The iTunes playlists that Google automatically backs up to their cloud get hopeless cluttered with multiple versions of each song, til you reach the maximum size of 1000 songs. You can manually remove duplicates — one by one, folks! — but others crop up in their place.
It’s irritating. You can’t add any more songs to those playlist. When you play them, they repeat songs despite the “No repeat” setting. And downloading a playlist takes way more space and time than it should.
I searched for solutions, but all I’ve found is this Python script from GitHub. And to run it, you just need to install an API. And to run that, you just need to set up a WebClient. And to do that, you just need a Computer Science degree.
So I’m just going to live with the duplicate problem. Those aren’t my “real” playlists anyway–they’re just a backup. A free backup, at that. So it’s a little buggy. So be it.
Google music services: Take two.
I don’t know if you’ve tried to play a YouTube playlist in Chrome recently, but this week, I did. I found a nice 56-song playlist of live performances, started it off at song 1, and figured I’d have a good set of tunes going for a few hours while I worked away.
Only it kept repeating songs, sometimes just one, sometimes a loop of two or three. It took me a while to figure out that this happened whenever an ad played–every three songs or so. It seemed to then go back in the playlist instead of forward.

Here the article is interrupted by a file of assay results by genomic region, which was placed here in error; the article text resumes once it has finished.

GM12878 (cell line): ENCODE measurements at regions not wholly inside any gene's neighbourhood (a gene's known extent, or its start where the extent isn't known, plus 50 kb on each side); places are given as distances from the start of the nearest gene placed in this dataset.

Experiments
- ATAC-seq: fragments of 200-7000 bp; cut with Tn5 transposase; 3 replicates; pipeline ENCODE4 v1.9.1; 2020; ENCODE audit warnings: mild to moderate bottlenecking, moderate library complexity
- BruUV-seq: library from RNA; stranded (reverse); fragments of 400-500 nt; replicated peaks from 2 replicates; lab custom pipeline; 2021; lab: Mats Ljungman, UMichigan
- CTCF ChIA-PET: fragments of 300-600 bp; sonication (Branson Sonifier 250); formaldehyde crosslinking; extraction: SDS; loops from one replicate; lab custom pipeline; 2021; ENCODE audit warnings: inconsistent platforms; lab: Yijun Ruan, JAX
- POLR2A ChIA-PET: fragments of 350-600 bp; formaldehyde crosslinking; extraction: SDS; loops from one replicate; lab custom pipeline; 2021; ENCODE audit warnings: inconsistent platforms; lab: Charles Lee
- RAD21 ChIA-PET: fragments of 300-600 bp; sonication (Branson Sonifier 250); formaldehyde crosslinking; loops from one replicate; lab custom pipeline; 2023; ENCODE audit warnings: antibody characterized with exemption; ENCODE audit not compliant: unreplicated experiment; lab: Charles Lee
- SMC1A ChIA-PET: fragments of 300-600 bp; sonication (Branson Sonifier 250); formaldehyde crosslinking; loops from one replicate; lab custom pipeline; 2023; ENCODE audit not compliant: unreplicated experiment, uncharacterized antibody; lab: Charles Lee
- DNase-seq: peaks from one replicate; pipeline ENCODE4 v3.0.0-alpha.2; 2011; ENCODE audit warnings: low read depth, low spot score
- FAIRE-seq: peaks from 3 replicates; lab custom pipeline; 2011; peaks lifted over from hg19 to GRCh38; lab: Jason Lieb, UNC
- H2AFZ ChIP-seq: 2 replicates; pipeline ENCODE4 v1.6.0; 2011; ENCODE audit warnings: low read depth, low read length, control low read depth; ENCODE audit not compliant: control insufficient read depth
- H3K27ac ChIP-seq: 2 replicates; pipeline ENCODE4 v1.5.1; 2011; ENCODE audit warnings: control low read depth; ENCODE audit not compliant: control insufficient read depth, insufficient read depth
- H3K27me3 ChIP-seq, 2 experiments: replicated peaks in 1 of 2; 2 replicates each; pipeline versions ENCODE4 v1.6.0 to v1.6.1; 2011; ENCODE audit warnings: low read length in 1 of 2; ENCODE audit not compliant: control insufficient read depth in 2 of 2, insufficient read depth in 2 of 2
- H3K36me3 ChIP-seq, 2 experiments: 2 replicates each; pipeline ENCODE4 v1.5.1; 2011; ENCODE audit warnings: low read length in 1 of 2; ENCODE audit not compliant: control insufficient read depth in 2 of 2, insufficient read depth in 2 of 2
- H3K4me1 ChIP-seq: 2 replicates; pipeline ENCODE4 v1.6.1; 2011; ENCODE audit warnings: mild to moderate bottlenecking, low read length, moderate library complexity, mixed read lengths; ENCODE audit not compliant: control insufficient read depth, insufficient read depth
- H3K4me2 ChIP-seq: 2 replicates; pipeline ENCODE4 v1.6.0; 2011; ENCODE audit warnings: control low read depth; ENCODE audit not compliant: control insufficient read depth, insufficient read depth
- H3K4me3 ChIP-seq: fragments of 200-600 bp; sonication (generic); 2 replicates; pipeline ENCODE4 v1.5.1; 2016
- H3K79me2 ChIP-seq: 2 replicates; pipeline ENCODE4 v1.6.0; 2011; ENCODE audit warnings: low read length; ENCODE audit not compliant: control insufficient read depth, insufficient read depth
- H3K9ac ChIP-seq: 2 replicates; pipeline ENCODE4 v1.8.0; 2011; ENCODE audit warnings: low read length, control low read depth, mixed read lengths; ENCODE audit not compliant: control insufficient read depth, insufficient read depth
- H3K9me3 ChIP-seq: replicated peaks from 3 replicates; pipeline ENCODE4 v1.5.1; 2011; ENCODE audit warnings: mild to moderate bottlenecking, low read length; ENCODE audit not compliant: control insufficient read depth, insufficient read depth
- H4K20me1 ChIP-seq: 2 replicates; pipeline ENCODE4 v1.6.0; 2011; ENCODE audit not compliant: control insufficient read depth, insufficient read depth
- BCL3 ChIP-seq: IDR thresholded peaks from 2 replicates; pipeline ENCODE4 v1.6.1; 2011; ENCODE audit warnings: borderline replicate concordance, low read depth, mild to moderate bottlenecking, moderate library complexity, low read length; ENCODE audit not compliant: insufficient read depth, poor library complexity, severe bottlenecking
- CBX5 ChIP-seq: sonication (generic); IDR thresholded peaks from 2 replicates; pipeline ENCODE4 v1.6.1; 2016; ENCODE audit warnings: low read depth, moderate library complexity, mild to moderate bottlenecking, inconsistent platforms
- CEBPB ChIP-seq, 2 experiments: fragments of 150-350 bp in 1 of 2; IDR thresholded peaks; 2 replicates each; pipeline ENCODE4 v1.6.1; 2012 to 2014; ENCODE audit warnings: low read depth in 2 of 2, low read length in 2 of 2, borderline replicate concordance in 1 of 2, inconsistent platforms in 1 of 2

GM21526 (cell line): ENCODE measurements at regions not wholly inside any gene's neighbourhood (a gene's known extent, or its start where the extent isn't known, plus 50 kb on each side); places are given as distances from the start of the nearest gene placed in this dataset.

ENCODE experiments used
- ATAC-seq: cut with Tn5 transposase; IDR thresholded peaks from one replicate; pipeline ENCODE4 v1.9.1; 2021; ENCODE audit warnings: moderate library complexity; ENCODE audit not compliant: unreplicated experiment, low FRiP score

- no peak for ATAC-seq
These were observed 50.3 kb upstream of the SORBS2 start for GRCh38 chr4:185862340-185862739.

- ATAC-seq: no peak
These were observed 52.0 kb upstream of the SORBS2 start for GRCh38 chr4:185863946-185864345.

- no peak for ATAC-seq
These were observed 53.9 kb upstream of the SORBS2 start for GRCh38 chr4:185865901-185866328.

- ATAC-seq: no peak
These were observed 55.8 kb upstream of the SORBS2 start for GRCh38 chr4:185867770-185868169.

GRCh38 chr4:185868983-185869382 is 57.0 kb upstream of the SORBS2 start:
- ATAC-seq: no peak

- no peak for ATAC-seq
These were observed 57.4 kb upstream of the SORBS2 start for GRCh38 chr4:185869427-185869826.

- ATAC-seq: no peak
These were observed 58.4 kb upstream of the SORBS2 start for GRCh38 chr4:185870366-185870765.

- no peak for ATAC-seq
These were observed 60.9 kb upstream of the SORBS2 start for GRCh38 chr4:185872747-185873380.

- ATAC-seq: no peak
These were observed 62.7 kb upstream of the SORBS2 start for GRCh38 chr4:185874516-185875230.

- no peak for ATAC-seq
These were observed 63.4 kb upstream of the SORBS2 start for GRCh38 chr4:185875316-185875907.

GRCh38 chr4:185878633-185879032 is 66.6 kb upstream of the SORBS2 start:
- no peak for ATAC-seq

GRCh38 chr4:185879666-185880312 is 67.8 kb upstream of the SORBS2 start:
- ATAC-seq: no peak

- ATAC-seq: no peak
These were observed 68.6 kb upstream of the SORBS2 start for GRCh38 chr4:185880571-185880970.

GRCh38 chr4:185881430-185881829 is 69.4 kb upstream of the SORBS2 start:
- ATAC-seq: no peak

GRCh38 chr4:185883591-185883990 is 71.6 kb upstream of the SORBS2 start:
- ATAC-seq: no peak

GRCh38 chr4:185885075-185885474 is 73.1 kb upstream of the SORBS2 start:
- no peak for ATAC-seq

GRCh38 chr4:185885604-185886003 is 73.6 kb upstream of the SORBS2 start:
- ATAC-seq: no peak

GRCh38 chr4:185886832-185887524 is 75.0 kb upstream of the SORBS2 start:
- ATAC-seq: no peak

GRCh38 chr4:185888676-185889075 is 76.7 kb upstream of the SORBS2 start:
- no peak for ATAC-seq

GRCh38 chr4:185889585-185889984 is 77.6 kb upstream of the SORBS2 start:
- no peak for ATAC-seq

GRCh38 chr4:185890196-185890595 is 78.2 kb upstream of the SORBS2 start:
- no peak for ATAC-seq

I could “reset” the playlist to the right song manually, but after the sixth or seventh time of doing that when all I wanted was a steady flow of tunes, I was getting really cranky.
I actually got to wondering if YouTube had a paid, ad-free version I could get instead. I was about ready to plunk my money down.
However, Google was not ready to take it. While they plan to launch subscription YouTube someday, it ain’t available yet.
But Google did help me out. Through their search engine I came across this solution:
- Use Firefox, not Chrome
- Add in the most wondrous (and free, no restart required) Firefox extension, Adblock Plus
After that, not only did the song repeating stop, so did all the ads! Woo hoo!
I’m sure many of you are like, “Duh!”, because you’ve been blocking browser ads for years, but if I’ve helped even one person not hear a song more times than they’d like (“these are my problems, my first-world problems”), my work here is done.